ROME — As the old saying goes, “Beware of Greeks bearing gifts.” One might very well say the same thing about popes, because sometimes their presents, however well-intentioned, are actually burdens in disguise.
Perhaps the latest case in point was Pope Francis’ Sept. 26 appointment of Portuguese Cardinal José Tolentino de Mendonça as head of the brand-new Dicastery for Culture and Education, which combines the former Congregation for Catholic Education and the Pontifical Council for Culture. It’s the first nomination after the pope’s sweeping reform of the Roman Curia contained in the document “Praedicate Evangelium” (“Preach the Gospel”), which took effect in June.
In one sense, it’s a deep honor for the 56-year-old cardinal, who effectively replaces Italian Cardinal Gianfranco Ravasi as the Vatican’s point man for the engagement of culture. Cardinal Ravasi, who’ll turn 80 on Oct. 18, is widely regarded as perhaps the smartest man in the Vatican after Pope Benedict XVI.
To step into those shoes, therefore, means the pope thinks Cardinal Tolentino, an accomplished poet and essayist whose former job was as the Vatican archivist and librarian, has some serious intellectual chops.
On the other hand, it also means Cardinal Tolentino now inherits one of the most complicated gigs the Vatican has to offer, because, let’s face it, an institution that notoriously thinks in centuries isn’t always well-suited to adapt to the lightning pace of cultural change in the 21st century.
Let’s consider just three of the cultural trajectories Cardinal Tolentino will have to face.
Without getting our inner geek on too much, the term “metaverse” refers to digital environments in which people can assume new identities, interact with other users, build communities, advocate causes, engage in commerce, and generally construct a sort of virtual civilization.
More and more, much of what counts as social life is being conducted in these virtual spaces.
Historically speaking, the emergence of civilization has been accompanied by the development of law, although law usually follows conquest. That’s certainly a point of which the Vatican is well aware, since it’s the major heir of law originally developed in ancient Rome.
At the moment, the only real “law” in the metaverse is that imposed by the major corporate entities that dominate the space, such as Facebook, Microsoft, Epic Games, and Apple — and, of course, there’s no guarantee whatsoever that their standards will be in the public interest.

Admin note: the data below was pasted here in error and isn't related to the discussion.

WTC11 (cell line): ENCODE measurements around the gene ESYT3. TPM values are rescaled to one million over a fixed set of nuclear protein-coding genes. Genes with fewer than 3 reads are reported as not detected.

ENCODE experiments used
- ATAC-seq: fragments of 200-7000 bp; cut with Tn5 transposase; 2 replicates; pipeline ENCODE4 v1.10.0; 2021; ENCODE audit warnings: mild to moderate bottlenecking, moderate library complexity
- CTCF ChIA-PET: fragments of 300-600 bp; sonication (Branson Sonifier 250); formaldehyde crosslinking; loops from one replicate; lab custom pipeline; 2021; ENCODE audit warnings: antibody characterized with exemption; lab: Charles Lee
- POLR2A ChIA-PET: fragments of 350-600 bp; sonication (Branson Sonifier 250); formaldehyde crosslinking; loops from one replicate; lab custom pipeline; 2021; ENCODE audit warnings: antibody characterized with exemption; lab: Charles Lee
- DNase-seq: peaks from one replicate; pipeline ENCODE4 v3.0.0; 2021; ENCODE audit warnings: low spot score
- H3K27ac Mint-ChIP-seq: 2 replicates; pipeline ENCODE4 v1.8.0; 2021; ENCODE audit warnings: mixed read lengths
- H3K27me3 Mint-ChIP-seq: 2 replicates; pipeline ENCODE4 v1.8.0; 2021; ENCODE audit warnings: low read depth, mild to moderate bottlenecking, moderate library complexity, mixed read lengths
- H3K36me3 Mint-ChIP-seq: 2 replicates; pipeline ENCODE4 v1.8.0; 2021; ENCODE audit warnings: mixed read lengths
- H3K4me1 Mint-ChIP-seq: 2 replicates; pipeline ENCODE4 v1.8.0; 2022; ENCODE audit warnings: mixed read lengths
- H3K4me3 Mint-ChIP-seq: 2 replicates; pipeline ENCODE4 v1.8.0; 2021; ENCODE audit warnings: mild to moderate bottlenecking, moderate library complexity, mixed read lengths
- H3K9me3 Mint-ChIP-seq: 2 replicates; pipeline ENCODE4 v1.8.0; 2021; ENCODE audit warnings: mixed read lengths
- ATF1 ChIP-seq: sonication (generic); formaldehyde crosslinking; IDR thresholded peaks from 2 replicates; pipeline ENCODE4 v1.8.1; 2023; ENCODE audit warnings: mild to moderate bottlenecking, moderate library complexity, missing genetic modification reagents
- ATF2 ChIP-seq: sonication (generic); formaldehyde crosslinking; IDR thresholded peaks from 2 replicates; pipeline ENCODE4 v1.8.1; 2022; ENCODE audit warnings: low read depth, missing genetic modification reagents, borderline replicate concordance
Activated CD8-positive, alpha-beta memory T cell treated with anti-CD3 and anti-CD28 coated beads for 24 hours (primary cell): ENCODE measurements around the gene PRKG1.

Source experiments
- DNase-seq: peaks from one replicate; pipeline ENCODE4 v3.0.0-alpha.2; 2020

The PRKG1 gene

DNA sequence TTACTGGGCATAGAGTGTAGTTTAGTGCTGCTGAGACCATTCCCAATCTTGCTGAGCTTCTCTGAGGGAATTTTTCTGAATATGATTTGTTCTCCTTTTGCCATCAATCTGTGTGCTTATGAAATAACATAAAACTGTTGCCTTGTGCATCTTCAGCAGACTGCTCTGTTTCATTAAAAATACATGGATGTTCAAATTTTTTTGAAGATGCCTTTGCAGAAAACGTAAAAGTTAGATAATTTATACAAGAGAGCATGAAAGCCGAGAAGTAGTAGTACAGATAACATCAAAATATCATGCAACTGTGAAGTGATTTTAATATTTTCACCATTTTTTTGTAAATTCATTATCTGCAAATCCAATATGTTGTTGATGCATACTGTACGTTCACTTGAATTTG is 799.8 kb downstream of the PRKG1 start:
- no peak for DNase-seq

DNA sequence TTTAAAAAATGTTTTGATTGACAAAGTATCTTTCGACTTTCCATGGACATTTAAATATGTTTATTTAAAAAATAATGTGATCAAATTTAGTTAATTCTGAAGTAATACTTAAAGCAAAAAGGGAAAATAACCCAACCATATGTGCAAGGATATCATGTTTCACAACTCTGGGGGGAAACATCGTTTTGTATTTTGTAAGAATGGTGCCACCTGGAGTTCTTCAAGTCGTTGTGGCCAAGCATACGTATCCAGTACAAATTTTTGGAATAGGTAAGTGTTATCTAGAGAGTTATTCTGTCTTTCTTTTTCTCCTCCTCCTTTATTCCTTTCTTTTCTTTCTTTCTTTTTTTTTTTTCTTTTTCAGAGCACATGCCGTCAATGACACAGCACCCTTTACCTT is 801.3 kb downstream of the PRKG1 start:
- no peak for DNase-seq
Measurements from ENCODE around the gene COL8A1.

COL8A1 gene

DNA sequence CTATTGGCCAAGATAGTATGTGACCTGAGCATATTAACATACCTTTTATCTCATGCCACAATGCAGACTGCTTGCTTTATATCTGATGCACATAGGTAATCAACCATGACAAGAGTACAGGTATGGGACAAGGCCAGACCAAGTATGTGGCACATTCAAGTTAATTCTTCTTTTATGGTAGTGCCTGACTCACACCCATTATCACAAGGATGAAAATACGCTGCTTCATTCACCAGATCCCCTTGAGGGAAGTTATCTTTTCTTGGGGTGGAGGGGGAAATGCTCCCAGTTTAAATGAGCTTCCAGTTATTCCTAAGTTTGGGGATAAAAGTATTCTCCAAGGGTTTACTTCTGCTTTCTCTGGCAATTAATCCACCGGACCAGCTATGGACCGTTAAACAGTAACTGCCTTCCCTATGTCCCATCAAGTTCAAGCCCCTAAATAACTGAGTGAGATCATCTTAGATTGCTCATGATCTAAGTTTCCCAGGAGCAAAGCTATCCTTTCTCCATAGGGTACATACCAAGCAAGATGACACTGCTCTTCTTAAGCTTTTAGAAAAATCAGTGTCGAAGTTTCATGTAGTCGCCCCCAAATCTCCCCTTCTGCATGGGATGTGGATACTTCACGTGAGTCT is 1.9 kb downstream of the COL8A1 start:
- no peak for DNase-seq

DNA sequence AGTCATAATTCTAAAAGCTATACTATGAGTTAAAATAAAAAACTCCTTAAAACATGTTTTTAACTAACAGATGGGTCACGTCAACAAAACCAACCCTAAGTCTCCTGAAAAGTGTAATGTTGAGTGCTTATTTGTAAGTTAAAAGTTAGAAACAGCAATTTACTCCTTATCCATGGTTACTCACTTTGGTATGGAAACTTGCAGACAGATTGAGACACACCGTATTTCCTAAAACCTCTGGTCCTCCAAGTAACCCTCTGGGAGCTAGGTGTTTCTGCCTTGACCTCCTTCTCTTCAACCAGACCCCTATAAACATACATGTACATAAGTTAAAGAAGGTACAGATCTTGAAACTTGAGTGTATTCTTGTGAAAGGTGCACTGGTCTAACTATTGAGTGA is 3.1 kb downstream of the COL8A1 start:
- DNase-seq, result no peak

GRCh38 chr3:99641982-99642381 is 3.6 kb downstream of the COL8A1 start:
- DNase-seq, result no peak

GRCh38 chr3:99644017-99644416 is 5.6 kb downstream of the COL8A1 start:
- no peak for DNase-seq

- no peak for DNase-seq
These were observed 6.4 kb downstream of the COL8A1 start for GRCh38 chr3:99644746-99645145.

As cultural activity shifts to the metaverse, the question arises about the need for a social contract. For instance, should white-owned commercial interests be able to create black avatars to become virtual influencers driving minority communities to their products? If not, who, exactly, has the authority to say such behavior is out of bounds?
Such questions raise a thorny intersection of legal, moral, political, technological, and cultural headaches, and one doesn’t envy Cardinal Tolentino having to noddle through it all.
The emergence of what’s called the “creator economy,” meaning individuals rather than corporations or major media organizations creating content that other people pay to consume, is without a doubt among the megatrends of our times.
Platforms such as YouTube, Instagram, and Twitch have given individuals the chance to reach mass audiences, and it’s working. By 2018, Twitch’s aggregate viewership actually had surpassed that of established news networks such as CNN. It’s estimated some 50 million people around the world now consider themselves “creators,” which is greater than the total population of, say, Spain or Argentina.
Yet data also suggests a dramatic inequality in the creator economy. On Twitch, for instance, one percent of streamers earn half the total revenue. Among podcasts, the top 1% receive a staggering 99% of downloads. Moreover, data also show that minority creators are paid less than their white counterparts, even with similar levels of usage.
In effect, the creator economy is replicating the inequalities of the pre-existing order, and, if anything, exacerbating them.
Promoting greater equity in this fast-evolving space, therefore, is another daunting challenge.
The emerging field of educational neuroscience carries the potential to revolutionize education by making it possible to tailor instructional strategies to the particular neurological characteristics of particular learners.
Over the last 10 years, the number of online searches for the key word “neuroeducation” have shot up 405%, according to ExplodingTopics.com, which is one sure gauge of rapidly increasing interest.
Among other things, neuroscience appears to be showing that most people do not learn best by rote memorization or listening to presentations, but by experimenting, getting involved, and practicing with their hands. Key principles include brain plasticity, mirror neurons, emotional triggers, and multisensory learning.
The same science also suggests that learners can’t all demonstrate their mastery in the same way, suggesting the need for nontraditional testing.
At one level, this is a practical challenge for Catholic education to keep pace with the best of emerging secular expertise, which will have to be overseen and supported by the new dicastery Cardinal Tolentino leads.
At another, there’s also an issue of equity here, since the Catholic institutions best positioned to take advantage of the results of neuroscience — and, for that matter, to pay for it — are the ones in the affluent West. Promoting partnerships and collaboration across global boundaries, therefore, will be another key challenge.
In other words, Cardinal Tolentino seems to have his work cut out for him. His new gig still may be an honor, but it’s hardly a sinecure.